Huck, the Pomeranian cross, with a whopping fever. Probably a routine case of tick-borne disease — Rocky Mountain spotted fever, anaplasmosis, or Lyme — except the symptoms began the day after Huck came home with a bloody rabbit carcass in his mouth. He had been covered in bunny blood, and exposed the owners while they cleaned him up. Islanders will know my concern. Did you say tularemia? Correct! A bacterial infection often carried by rabbits, I see a case or two every year in cats, but tularemia infection in dogs is extremely rare. However, because of the human exposure, we felt a tularemia test was necessary. This involves special sample handling and shipping directly to the USDA lab in Iowa. We started Huck on two antibiotics to cover both tularemia and tick-borne illnesses.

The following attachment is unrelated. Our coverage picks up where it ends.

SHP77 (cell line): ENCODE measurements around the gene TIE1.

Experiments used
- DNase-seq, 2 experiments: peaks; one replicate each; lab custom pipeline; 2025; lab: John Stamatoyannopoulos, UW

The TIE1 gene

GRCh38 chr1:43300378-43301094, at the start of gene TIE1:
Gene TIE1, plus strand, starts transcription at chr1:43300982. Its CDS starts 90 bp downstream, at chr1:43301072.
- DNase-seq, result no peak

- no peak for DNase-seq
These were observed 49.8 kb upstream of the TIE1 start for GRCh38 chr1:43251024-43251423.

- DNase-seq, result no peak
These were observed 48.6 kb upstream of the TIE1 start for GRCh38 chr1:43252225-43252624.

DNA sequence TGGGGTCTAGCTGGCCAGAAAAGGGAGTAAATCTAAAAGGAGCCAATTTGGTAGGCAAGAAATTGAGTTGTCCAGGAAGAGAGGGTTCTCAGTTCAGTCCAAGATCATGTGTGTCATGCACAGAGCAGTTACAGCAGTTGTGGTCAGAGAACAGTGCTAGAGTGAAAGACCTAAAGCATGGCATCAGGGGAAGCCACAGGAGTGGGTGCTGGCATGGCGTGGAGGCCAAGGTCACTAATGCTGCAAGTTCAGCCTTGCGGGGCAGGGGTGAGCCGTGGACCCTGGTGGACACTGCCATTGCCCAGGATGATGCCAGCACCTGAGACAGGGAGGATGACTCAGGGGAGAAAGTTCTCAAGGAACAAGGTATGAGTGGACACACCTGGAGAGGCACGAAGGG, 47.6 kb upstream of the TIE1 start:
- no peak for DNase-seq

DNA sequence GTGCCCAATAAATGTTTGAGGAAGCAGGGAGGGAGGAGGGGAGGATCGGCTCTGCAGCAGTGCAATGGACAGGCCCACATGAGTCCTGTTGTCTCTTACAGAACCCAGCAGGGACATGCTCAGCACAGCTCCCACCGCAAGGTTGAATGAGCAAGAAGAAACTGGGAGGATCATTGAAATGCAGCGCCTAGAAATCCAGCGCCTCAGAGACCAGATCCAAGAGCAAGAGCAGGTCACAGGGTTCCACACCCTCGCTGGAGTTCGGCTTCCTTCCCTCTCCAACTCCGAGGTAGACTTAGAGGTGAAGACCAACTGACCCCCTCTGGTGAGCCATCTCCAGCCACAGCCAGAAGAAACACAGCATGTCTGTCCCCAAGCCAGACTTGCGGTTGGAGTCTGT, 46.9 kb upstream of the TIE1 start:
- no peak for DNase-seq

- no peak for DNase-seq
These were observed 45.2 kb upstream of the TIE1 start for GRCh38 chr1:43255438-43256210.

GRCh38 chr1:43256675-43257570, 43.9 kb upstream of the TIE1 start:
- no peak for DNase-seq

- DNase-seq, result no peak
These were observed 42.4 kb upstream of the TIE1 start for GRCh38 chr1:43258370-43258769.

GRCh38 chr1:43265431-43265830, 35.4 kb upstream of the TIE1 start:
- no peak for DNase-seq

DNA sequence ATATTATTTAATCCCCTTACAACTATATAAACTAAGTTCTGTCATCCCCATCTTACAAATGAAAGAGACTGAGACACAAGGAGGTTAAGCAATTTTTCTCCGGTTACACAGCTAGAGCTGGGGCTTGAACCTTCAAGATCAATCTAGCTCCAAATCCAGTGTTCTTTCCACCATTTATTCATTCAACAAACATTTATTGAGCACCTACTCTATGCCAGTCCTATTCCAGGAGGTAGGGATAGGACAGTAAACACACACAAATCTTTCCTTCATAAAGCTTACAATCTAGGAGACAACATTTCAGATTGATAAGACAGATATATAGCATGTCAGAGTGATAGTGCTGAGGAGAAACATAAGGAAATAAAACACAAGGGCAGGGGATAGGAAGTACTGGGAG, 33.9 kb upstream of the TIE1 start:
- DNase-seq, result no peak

Just a few of my cases on my urgent-care day, none of them my regular clients. Sometimes I get follow-up and learn the outcomes. Sometimes not. Bernice the Berner healed up fine. Huck did not have tularemia, leaving a presumptive diagnosis of Rocky Mountain spotted fever, which responded well to treatment. I never heard back about Betty or Sally. Sadly, Bart was ultimately diagnosed with a small but deadly bleeding splenic tumor. Having a definitive answer helped his owners know it was time to let him go. My heart goes out to them, as it does to each and every owner and pet seeking urgent veterinary care. Thank you for understanding our limitations on the Vineyard, and for always trying to do what is best for your best friends.